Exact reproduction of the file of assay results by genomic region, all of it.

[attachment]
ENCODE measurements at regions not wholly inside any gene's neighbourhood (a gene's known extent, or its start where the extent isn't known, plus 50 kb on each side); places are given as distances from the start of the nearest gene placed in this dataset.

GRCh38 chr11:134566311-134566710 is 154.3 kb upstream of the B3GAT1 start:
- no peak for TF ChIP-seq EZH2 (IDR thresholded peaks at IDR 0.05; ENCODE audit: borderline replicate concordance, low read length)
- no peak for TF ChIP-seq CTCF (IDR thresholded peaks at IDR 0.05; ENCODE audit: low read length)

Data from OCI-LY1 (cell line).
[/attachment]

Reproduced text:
ENCODE measurements at regions not wholly inside any gene's neighbourhood (a gene's known extent, or its start where the extent isn't known, plus 50 kb on each side); places are given as distances from the start of the nearest gene placed in this dataset.

GRCh38 chr11:134566311-134566710 is 154.3 kb upstream of the B3GAT1 start:
- no peak for TF ChIP-seq EZH2 (IDR thresholded peaks at IDR 0.05; ENCODE audit: borderline replicate concordance, low read length)
- no peak for TF ChIP-seq CTCF (IDR thresholded peaks at IDR 0.05; ENCODE audit: low read length)

Data from OCI-LY1 (cell line).